Betty looked down. Her dress was halfway up above her knees. She liked looking at her knees, round and plump as two peaches in a basket. Maybe she could get a suntan on them if she and Johnny stayed here long enough. Sometimes their stay was long, sometimes short, she never knew in advance. That was one of the exciting things about her husband’s job; he wasn’t a nine-to-fiver. Her knees were nice, but between them was another lovely sight that intrigued her. The top of the barstool was upholstered in bright raspberry-colored Naugahyde. Shot through raspberry were flecks of bright glittery stuff, like flecks of real gold. She liked the idea of it, a raspberry-gold sherbet. She wished she could get lipstick that color, she already had every other shade. Maybe she could get that color in the hotel gift shop. She could ask them if they had “hot raspberry-gold swirl.” She couldn’t stop staring; she liked the idea of sitting on something that looked good enough to eat. Everything in Cuba was so colorful. She wanted to stay.

“What are you gawking at?” Lizard cut into Betty’s thoughts.

She turned her eyes up to him and sang. “Chicks and ducks and geese better scurry, when I take you out in my surrey, with the fringe on top.


For all the secondary characters’ fun, though, Bongo remains the novel’s most compelling and complicated character. He is in between two worlds: while he sells insurance to Americans, Brits and Canadians, he also empathizes with Havana’s poor because he came from its impoverished majority. “He understood those who tried to crawl out of it by any means possible, to claw their way to a wage one inch over the poverty line,” Sanchez writes. “This was the tropical truth for most of those whose skins were black—African black, slave black, bondage black, sugarcane-cutting brute animal black, disposable black.” But Bongo


also knew the lush smell of success, the fragrant scent of a new stack of peso bills. He knew the look of well-fed cologne-slapped cheeks, the faces of those who held those stacks of cash in their tight fists. Cash was piled up in the Capitolio, in the casinos, in the fancy Art Deco office buildings and banks of Vedado, in the beach mansions of Miramar, in the four-hundred-year-old palaces of Old Havana. Bongo understood: A man was either a prince or a pig, born on the right side or the wrong side of the law. A man was either holding the shit end of the stick or someone else was.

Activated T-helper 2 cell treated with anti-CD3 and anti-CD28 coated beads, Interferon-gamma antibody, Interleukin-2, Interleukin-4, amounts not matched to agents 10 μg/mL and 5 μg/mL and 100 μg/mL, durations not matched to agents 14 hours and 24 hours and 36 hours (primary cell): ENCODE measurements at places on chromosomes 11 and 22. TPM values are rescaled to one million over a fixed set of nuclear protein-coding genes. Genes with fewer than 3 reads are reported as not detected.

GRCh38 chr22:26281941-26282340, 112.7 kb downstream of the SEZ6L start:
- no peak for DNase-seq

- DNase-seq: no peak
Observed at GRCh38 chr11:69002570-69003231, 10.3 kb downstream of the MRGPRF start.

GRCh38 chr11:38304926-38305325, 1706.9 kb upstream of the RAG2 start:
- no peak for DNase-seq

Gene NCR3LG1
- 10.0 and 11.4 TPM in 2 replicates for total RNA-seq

Sanchez’s Havana is a combustible mix of opposites, but ironically, as it slides from a Mafia playground to a Communist sty in America’s eye, nobody sees its inevitable outcome. “Havana is the future,” Bongo tells Mrs. Armstrong. Leave it to a master of noir to let his characters walk so blindly into a grimly impending gloom.

—Review by Woody Arbunkle

Posted May 26, 2003



About the Author

Photo Credit: David Carr

Thomas Sanchez lived for many years in Key West, Mallorca and Paris, where the French Republic awarded him the Chevalier des Arts et des Lettres. He is the author of Mile Zero, Day of the Bees, Zoot-Suit Murders and Rabbit Boss, which was named by the San Francisco Chronicle as one of the most important books of the twentieth century.